What nutrients are vital to your unborn baby’s health and development, and what foods are they found in?
When you’re pregnant, folic acid, B vitamins, iron, zinc, calcium, vitamin D, magnesium, antioxidants (that’s vitamins A, C and E), and essential fatty acids (that’s omega-3 and omega-6) are important for foetal development.
Folic acid is important in preventing spina bifida and other neural tube defects in your baby. Folic acid and B vitamins – especially B12 – are needed to produce genetic materials like DNA, essential for foetal development.
Folic acid and vitamins B6 and B12 also control homocysteine, an amino acid in the blood that has been linked to miscarriage.
Current advice is to take a folic acid supplement three to four months prior to conception, and through the first 12 weeks of pregnancy.
Iron is essential to make red blood cells and to transport oxygen around your body. You need more than usual during pregnancy.
Iron is more easily absorbed if taken with vitamin C – orange juice is ideal. However, it is difficult to absorb your recommended daily allowance from food alone, especially in pregnancy.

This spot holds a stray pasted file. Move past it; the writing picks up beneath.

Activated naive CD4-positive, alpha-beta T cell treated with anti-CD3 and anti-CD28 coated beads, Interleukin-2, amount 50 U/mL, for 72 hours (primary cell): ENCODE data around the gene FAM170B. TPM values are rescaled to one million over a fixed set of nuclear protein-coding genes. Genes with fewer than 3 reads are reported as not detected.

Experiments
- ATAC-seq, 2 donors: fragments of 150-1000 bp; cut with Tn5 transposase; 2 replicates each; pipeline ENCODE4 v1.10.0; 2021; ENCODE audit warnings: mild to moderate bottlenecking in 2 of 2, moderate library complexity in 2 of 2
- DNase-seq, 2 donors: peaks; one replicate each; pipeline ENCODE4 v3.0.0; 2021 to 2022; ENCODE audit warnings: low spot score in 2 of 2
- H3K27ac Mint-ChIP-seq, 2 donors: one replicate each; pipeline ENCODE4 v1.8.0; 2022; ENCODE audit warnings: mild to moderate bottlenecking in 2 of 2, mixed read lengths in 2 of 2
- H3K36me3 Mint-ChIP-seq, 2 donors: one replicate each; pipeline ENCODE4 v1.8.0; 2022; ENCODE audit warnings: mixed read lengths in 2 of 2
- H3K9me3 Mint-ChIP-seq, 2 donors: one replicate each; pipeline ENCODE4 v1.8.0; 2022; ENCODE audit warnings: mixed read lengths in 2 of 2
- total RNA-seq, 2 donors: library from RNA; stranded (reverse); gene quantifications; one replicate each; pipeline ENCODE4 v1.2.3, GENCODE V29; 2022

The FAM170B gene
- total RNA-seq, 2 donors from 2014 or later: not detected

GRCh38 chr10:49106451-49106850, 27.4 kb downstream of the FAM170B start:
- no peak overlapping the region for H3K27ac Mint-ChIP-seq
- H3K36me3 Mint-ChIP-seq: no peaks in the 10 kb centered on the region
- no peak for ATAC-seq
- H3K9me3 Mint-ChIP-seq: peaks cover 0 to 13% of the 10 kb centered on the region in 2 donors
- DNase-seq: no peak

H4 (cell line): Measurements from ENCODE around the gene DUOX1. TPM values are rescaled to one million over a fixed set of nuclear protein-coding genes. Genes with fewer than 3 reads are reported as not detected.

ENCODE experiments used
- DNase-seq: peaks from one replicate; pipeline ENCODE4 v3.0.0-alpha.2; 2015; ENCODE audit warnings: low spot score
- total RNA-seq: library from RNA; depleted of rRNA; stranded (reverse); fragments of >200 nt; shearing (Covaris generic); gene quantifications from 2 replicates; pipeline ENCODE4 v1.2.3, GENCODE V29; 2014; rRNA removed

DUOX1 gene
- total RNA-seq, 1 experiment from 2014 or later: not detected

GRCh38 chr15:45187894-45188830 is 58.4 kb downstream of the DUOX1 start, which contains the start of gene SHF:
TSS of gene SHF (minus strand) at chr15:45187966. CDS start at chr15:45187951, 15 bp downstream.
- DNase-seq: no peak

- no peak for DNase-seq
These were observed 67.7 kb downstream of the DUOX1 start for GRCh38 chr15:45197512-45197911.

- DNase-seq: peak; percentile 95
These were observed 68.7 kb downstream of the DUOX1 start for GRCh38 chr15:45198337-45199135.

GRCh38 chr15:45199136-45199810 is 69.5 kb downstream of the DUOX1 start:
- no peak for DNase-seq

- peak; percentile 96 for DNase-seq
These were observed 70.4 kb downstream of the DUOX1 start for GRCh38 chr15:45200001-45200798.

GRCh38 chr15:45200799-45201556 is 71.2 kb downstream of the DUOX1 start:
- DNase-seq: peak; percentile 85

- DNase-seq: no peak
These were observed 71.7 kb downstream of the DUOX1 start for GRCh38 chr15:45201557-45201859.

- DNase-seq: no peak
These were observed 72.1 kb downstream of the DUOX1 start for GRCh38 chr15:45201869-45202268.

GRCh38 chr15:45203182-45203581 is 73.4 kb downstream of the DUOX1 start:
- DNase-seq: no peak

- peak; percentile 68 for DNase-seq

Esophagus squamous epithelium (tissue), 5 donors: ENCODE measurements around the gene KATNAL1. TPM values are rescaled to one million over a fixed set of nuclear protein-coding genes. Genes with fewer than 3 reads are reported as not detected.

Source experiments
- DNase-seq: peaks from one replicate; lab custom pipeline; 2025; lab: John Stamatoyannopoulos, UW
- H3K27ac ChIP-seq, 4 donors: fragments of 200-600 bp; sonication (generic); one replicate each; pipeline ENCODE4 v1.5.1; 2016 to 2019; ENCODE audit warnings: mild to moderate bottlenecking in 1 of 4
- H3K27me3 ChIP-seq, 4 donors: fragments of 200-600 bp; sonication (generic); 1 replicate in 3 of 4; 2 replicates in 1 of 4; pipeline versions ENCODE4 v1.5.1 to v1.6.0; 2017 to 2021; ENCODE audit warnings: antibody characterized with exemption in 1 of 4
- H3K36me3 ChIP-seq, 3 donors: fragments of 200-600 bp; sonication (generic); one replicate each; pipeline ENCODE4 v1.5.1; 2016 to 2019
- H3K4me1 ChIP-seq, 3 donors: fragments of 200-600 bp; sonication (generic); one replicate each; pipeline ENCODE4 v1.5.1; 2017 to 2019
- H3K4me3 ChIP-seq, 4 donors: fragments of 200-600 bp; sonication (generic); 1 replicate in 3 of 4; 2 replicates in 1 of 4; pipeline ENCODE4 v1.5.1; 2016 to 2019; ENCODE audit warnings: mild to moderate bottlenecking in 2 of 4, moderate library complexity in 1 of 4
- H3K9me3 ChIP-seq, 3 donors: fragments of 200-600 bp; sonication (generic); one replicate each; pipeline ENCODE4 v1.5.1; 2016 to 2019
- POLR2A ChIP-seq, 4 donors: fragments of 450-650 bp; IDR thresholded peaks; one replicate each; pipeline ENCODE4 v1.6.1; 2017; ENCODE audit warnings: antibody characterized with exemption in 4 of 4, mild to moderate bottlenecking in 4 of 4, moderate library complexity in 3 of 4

Maggie Evans, midwife and lecturer
Not enough iron, and you can feel tired and be more susceptible to infections. There’s also a greater risk of premature birth and your baby having a low birth weight. Too much iron can result in low zinc levels, which can lead to pregnancy complications. There’s also a risk of developing hemochromatosis (an overload of iron).
Iron supplements can cause constipation, so finding the balance is important.
Vitamin C helps iron absorption, whereas wine, tea and coffee all contain tannins that block iron absorption.
Only take an iron supplement if your doctor advises you to.
Low zinc levels have been linked to low birth weight, spina bifida and other abnormalities.
Zinc is vital for fertility. If you’re trying to conceive, make sure you and your partner are both getting sufficient amounts of zinc. Deficiency can cause chromosome changes, leading to reduced fertility and increased risk of miscarriage.
"I have never been iron deficient, but I am vegetarian and I found that I felt really wobbly in pregnancy if I hadn’t eaten enough food. Once I started taking a supplement with iron in I felt so much better. I had made sure my diet was iron rich but I think in pregnancy it just wasn’t enough."
Andrea, 35, mum to Katie, 2
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